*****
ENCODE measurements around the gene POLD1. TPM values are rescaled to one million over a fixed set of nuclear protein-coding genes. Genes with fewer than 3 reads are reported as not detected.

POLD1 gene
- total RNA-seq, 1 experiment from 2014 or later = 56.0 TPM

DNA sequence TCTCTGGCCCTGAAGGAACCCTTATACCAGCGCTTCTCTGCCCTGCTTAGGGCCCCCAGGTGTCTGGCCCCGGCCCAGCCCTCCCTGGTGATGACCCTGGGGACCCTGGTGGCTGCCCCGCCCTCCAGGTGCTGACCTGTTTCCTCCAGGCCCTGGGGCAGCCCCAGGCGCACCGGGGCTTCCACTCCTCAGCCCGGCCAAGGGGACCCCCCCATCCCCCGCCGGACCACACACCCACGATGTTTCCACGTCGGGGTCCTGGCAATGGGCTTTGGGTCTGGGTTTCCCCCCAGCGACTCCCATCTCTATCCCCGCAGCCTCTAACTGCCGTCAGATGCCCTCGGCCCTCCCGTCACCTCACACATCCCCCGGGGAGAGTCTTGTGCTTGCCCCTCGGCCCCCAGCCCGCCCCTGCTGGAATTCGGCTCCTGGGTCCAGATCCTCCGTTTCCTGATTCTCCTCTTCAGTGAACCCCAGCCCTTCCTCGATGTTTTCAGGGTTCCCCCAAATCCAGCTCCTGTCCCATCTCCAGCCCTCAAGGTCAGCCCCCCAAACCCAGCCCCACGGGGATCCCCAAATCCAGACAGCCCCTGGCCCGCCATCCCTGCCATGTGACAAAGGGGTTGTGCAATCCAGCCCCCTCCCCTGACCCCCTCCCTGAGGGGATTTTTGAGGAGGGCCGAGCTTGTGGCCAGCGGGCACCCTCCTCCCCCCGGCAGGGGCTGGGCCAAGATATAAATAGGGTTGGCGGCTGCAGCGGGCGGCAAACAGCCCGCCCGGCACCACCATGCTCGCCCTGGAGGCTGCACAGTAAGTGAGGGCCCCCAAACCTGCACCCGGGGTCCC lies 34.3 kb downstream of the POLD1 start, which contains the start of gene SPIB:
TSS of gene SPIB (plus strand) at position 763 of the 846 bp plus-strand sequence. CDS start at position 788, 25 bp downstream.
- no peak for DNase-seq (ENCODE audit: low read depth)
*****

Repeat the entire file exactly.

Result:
ENCODE measurements around the gene POLD1. TPM values are rescaled to one million over a fixed set of nuclear protein-coding genes. Genes with fewer than 3 reads are reported as not detected.

POLD1 gene
- total RNA-seq, 1 experiment from 2014 or later = 56.0 TPM

DNA sequence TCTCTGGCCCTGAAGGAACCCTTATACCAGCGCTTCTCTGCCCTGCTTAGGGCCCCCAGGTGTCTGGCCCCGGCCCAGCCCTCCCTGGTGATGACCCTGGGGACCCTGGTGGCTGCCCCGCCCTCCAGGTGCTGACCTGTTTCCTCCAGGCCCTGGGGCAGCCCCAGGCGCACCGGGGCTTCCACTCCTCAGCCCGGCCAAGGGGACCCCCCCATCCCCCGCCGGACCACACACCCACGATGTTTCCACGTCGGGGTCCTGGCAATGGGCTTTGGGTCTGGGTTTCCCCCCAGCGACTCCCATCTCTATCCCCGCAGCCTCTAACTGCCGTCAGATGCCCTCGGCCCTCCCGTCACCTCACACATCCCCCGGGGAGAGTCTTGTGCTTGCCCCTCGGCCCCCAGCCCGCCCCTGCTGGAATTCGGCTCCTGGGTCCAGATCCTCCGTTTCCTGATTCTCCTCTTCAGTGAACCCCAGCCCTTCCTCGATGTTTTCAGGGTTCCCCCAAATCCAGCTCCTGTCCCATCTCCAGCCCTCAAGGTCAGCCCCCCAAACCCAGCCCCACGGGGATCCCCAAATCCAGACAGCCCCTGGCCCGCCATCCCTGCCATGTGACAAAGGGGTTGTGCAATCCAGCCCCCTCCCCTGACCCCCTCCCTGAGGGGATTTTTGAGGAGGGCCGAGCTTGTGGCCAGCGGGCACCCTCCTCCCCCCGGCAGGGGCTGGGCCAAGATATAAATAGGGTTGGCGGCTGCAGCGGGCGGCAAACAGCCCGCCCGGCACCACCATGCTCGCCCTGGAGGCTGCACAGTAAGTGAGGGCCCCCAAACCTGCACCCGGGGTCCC lies 34.3 kb downstream of the POLD1 start, which contains the start of gene SPIB:
TSS of gene SPIB (plus strand) at position 763 of the 846 bp plus-strand sequence. CDS start at position 788, 25 bp downstream.
- no peak for DNase-seq (ENCODE audit: low read depth)